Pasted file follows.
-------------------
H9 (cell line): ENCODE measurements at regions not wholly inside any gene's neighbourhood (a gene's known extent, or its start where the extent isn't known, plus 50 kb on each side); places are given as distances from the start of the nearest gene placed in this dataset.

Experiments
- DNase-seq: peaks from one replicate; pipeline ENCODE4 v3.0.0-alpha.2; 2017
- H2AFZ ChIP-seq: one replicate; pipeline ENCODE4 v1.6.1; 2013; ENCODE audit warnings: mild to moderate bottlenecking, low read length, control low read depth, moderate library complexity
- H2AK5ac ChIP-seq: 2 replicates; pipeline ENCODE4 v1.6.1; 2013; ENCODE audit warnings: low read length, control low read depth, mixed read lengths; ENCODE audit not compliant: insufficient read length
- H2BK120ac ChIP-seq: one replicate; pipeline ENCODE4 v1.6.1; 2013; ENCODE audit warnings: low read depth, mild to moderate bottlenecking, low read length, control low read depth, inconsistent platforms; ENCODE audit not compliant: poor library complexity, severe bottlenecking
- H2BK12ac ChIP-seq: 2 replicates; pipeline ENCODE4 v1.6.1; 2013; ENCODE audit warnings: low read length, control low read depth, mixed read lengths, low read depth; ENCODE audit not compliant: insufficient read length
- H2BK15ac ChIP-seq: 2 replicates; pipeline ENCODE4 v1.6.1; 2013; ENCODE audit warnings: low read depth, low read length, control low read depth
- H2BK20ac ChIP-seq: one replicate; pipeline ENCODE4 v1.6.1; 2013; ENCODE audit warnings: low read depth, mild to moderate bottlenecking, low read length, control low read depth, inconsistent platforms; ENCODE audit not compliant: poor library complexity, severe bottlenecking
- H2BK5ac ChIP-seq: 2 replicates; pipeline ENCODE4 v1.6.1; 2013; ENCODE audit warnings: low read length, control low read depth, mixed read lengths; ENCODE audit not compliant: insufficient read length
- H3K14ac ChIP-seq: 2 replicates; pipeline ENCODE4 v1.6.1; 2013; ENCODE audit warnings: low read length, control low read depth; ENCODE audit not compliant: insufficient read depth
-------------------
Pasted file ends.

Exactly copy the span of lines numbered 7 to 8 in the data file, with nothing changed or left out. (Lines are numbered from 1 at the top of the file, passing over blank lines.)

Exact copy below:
- H2BK12ac ChIP-seq: 2 replicates; pipeline ENCODE4 v1.6.1; 2013; ENCODE audit warnings: low read length, control low read depth, mixed read lengths, low read depth; ENCODE audit not compliant: insufficient read length
- H2BK15ac ChIP-seq: 2 replicates; pipeline ENCODE4 v1.6.1; 2013; ENCODE audit warnings: low read depth, low read length, control low read depth